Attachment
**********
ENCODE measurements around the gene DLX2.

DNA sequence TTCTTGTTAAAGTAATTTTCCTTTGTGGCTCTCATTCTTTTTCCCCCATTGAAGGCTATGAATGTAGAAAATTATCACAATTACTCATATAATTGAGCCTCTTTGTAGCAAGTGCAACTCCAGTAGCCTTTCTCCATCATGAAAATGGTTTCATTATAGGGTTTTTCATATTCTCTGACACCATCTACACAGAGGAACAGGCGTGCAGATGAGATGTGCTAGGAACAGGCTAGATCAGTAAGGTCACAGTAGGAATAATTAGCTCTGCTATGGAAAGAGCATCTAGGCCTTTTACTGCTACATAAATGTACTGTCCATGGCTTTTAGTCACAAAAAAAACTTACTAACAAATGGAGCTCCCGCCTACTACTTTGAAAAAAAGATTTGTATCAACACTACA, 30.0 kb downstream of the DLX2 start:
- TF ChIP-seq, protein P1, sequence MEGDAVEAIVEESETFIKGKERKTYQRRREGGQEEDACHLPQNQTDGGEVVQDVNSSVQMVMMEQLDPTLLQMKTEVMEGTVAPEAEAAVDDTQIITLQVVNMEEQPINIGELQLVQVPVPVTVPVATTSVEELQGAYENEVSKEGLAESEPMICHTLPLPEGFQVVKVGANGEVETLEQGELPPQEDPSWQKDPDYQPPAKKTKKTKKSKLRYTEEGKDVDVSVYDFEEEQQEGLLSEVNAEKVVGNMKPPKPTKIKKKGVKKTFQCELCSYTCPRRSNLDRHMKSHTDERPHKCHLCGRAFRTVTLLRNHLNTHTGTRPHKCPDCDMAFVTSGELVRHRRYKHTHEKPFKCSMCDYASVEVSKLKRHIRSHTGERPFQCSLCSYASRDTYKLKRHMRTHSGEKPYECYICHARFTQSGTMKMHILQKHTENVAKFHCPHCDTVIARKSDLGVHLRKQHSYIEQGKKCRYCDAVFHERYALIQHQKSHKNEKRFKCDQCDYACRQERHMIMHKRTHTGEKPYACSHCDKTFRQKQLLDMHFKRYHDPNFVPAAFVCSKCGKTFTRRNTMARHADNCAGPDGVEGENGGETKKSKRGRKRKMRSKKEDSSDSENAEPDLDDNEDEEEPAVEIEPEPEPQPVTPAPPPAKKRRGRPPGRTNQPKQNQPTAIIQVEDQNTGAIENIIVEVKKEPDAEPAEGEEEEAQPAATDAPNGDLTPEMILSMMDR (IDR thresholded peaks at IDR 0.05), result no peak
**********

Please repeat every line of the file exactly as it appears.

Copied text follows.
ENCODE measurements around the gene DLX2.

DNA sequence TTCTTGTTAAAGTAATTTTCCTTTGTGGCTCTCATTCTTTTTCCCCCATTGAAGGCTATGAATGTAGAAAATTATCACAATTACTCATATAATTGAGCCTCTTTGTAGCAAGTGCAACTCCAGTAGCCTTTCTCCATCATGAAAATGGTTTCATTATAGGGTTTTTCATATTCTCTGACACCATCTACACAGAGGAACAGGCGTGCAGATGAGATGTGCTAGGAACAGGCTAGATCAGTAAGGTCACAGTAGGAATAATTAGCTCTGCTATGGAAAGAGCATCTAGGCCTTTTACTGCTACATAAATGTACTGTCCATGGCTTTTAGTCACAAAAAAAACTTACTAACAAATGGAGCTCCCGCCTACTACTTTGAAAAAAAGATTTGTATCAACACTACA, 30.0 kb downstream of the DLX2 start:
- TF ChIP-seq, protein P1, sequence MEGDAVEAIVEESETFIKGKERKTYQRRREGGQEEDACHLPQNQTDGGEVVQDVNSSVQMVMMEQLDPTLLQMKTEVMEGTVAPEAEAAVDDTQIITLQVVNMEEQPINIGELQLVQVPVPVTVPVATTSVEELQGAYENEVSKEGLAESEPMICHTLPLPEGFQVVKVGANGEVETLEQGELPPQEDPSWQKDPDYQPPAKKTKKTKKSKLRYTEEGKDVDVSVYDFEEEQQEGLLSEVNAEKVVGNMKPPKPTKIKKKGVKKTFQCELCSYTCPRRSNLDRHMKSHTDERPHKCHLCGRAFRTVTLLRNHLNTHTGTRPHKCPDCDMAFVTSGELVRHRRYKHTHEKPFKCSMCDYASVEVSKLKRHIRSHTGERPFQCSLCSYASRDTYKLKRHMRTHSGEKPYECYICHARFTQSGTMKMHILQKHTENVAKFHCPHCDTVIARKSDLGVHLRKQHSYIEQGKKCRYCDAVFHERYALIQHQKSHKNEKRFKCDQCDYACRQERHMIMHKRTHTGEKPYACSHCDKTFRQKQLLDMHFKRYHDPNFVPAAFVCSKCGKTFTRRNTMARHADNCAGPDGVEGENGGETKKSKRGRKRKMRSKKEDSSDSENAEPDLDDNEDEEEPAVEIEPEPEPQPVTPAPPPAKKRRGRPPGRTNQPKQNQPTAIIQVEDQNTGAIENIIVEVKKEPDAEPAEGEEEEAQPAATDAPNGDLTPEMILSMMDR (IDR thresholded peaks at IDR 0.05), result no peak